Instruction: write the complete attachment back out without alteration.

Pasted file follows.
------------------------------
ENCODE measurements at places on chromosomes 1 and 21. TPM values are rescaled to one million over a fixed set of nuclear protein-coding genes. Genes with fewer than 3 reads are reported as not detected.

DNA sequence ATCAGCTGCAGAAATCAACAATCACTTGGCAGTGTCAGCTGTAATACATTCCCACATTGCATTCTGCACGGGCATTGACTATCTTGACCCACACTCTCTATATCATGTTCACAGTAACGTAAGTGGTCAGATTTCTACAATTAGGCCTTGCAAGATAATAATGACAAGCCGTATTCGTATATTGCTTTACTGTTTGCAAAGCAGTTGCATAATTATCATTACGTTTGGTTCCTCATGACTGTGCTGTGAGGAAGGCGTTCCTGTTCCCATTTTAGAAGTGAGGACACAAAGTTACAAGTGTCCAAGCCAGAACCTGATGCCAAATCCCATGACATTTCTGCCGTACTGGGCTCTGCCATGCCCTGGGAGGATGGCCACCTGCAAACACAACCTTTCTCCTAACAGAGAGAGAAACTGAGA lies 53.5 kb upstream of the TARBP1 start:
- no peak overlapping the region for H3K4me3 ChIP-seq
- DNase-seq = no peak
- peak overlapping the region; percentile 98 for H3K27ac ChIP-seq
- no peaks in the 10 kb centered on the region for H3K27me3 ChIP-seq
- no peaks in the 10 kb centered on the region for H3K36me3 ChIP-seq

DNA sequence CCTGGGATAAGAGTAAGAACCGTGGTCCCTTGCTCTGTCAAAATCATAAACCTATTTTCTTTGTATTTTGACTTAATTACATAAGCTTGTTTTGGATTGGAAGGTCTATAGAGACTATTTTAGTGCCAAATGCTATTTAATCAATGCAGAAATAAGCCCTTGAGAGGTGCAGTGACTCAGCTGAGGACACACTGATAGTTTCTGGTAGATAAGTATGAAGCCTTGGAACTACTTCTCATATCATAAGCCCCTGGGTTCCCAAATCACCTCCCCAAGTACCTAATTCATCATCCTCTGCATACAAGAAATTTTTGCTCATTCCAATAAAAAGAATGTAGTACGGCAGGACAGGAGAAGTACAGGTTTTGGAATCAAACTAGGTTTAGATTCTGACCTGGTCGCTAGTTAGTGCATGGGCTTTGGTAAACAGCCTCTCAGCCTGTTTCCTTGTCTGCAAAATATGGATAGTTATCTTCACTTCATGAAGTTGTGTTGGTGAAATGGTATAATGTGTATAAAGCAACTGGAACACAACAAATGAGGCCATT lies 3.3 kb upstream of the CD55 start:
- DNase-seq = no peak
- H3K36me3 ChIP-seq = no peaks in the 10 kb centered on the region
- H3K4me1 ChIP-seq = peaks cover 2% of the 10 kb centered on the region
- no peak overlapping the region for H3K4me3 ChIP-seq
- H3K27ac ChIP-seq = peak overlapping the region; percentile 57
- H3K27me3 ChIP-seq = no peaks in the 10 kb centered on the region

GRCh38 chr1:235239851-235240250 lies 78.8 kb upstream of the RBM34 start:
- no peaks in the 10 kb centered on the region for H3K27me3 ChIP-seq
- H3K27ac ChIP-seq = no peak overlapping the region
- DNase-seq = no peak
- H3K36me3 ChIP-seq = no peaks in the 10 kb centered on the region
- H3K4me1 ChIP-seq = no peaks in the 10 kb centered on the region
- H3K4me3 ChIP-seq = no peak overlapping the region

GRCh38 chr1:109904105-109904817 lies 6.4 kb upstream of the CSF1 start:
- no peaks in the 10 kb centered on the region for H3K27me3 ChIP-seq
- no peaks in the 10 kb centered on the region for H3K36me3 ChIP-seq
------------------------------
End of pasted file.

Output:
ENCODE measurements at places on chromosomes 1 and 21. TPM values are rescaled to one million over a fixed set of nuclear protein-coding genes. Genes with fewer than 3 reads are reported as not detected.

DNA sequence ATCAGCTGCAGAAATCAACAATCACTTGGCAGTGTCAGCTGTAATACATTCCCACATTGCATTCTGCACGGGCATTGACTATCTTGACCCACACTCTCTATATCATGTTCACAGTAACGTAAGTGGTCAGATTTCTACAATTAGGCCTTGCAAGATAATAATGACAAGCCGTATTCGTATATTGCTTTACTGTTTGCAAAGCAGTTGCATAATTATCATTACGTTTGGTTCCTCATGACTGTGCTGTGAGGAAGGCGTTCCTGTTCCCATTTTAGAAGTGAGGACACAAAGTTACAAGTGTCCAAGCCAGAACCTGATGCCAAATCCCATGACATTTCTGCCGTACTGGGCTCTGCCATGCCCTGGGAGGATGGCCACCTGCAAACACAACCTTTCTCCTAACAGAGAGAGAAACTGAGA lies 53.5 kb upstream of the TARBP1 start:
- no peak overlapping the region for H3K4me3 ChIP-seq
- DNase-seq = no peak
- peak overlapping the region; percentile 98 for H3K27ac ChIP-seq
- no peaks in the 10 kb centered on the region for H3K27me3 ChIP-seq
- no peaks in the 10 kb centered on the region for H3K36me3 ChIP-seq

DNA sequence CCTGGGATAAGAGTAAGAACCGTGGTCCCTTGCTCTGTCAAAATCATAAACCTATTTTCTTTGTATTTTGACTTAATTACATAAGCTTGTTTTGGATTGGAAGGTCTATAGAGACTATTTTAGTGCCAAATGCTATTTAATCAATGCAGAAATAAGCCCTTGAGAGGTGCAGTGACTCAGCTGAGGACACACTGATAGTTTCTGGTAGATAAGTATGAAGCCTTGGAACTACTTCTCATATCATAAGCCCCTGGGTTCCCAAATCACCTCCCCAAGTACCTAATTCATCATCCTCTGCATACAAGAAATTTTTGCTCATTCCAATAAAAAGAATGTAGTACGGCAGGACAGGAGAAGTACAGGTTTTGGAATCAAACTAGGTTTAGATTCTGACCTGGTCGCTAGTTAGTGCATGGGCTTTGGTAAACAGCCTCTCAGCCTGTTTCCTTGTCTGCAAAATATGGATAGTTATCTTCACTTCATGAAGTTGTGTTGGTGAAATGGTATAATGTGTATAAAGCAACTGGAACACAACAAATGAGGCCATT lies 3.3 kb upstream of the CD55 start:
- DNase-seq = no peak
- H3K36me3 ChIP-seq = no peaks in the 10 kb centered on the region
- H3K4me1 ChIP-seq = peaks cover 2% of the 10 kb centered on the region
- no peak overlapping the region for H3K4me3 ChIP-seq
- H3K27ac ChIP-seq = peak overlapping the region; percentile 57
- H3K27me3 ChIP-seq = no peaks in the 10 kb centered on the region

GRCh38 chr1:235239851-235240250 lies 78.8 kb upstream of the RBM34 start:
- no peaks in the 10 kb centered on the region for H3K27me3 ChIP-seq
- H3K27ac ChIP-seq = no peak overlapping the region
- DNase-seq = no peak
- H3K36me3 ChIP-seq = no peaks in the 10 kb centered on the region
- H3K4me1 ChIP-seq = no peaks in the 10 kb centered on the region
- H3K4me3 ChIP-seq = no peak overlapping the region

GRCh38 chr1:109904105-109904817 lies 6.4 kb upstream of the CSF1 start:
- no peaks in the 10 kb centered on the region for H3K27me3 ChIP-seq
- no peaks in the 10 kb centered on the region for H3K36me3 ChIP-seq